We are of course glad that if the Government are going to introduce the European arrest warrant, they will do so through primary legislation. It is clear that they could have done so, had they so wished, through secondary legislation after the Bill's enactment. If that were so, fundamental issues that are raised by the European arrest warrant would have received limited scrutiny by the European Union Committee—there might have been a debate on the statutory instrument, but that would be limited to 90 minutes in the other place. We agree that if there is primary legislation, the Government will be constrained by the terms of the agreement to which they have signed up.

Today is not the occasion on which to debate whether Clauses 109 and 110 should remain in the Bill. However, the European arrest warrant in its present form is plainly not ready to be approved by the Government or included in a framework decision. Serious matters have been raised this evening and the Government should consider them seriously before they accept that the European arrest warrant is in a suitable form for incorporation into the laws of this country.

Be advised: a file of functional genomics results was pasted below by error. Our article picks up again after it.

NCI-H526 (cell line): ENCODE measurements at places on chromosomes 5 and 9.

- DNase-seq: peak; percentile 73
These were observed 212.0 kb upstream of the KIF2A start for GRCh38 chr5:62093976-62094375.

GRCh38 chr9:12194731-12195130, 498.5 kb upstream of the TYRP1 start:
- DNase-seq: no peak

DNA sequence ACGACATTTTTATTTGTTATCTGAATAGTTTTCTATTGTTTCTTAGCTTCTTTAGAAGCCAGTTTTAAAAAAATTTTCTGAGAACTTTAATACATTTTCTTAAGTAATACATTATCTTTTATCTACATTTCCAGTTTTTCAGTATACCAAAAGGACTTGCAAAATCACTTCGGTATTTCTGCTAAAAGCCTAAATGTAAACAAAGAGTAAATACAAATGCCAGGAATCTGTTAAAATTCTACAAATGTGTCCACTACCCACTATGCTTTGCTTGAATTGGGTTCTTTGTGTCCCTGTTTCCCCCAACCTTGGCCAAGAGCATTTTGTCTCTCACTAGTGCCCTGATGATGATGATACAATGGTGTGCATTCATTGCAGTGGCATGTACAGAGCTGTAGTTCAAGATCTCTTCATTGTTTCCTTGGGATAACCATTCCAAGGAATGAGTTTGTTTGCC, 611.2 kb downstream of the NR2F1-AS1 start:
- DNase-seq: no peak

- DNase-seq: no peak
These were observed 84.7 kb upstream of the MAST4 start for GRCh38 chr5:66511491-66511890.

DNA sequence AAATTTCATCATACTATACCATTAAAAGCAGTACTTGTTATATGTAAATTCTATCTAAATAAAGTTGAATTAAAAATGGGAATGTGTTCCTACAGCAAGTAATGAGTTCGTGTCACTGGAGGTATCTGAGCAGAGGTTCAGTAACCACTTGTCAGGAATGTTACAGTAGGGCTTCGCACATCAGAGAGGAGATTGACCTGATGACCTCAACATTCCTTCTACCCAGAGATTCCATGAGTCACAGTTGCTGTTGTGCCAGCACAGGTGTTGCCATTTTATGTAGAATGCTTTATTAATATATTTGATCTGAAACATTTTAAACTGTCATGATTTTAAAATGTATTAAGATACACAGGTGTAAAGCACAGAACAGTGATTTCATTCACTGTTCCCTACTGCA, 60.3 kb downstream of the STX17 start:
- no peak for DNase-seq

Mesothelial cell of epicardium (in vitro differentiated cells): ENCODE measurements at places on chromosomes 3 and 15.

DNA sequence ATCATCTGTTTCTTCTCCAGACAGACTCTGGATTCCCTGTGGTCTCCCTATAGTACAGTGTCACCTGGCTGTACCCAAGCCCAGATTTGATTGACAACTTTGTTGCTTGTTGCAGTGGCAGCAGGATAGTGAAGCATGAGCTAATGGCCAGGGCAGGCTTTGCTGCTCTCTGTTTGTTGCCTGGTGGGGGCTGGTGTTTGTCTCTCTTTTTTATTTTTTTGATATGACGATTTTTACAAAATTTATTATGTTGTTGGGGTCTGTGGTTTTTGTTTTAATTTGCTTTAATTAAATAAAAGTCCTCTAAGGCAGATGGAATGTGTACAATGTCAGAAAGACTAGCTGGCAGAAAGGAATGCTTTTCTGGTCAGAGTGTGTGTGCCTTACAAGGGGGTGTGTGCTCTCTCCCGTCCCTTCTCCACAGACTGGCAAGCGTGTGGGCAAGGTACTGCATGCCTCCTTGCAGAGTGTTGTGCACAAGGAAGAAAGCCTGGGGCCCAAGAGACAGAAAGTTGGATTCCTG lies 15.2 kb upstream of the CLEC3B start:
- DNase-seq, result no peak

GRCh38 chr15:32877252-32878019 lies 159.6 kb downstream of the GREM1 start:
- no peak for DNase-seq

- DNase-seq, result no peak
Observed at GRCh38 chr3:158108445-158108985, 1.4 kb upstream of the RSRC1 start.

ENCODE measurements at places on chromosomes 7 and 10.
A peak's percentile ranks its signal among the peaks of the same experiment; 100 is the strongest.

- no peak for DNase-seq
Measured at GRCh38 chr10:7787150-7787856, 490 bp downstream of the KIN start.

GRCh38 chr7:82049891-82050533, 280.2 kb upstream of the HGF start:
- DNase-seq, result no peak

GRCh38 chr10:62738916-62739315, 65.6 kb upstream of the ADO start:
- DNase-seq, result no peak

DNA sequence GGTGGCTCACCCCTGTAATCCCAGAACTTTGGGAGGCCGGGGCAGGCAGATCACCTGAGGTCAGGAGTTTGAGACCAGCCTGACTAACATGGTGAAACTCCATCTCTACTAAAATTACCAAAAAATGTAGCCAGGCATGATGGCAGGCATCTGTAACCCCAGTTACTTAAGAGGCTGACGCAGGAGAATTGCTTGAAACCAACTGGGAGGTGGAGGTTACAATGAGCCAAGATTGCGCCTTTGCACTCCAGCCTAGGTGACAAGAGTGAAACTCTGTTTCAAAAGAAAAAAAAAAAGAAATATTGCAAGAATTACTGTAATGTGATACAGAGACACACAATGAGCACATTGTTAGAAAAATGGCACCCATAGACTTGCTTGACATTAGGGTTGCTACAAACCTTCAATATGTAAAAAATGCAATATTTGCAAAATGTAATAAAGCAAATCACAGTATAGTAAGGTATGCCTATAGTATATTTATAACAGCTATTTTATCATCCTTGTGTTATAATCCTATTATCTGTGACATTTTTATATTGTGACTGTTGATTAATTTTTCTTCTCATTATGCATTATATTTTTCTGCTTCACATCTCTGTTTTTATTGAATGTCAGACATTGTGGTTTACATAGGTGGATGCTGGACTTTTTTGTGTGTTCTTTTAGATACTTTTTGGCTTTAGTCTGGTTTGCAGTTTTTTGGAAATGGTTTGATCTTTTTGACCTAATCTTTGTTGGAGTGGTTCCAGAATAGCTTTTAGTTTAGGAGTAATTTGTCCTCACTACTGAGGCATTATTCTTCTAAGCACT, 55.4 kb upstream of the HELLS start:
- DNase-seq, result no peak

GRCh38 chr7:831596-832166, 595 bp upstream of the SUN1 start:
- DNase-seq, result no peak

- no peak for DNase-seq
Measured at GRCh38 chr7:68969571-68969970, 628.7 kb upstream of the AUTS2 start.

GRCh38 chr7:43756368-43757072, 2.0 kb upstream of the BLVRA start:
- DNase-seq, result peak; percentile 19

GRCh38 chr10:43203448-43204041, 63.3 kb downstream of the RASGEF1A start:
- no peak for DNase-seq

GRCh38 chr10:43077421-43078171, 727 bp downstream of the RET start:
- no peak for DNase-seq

10.3 p.m.

Lord Kingsland: My Lords, first, I congratulate the noble and learned Lord, Lord Scott of Foscote, on giving us an opportunity to debate this matter. I respectfully share his judgment about the terrorism dimension of the warrant; and his view about the relatively minor role that that will play compared with other provisions.

First, I want to discuss the legislative process. I was very struck, when looking at the minutes of evidence of Sub-Committee E, by the evidence given by Mrs Pallett, which appears in paragraph 71. Speaking honestly and accurately, she described the legislative

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process leading up to the decision. She said that up to 14 days will already have been spent—or will be spent—by senior officials. That will be followed by meetings with ambassadors in COREPER. There will then be a meeting with the Council of Ministers of Justice and Home Affairs and the matter will be wrapped up at the European Council, early in December.

I mean no disrespect whatever to Mrs Pallett when I say that what she has described is the most egregious form of intergovernmentalism. In this process there is no mention of any parliament, either the European Parliament or any national parliament. Some of my noble friends on the Benches behind me do not share my views of the merits of the role that the European Parliament plays. However, I shall at least ask your Lordships to accept that had the constitutional principle of co-decision applied to this process, we would not only be looking at a document that has been thoroughly discussed in public, but also at one that has a great deal more democratic legitimacy than it will have as a result of the process that Mrs Pallett described.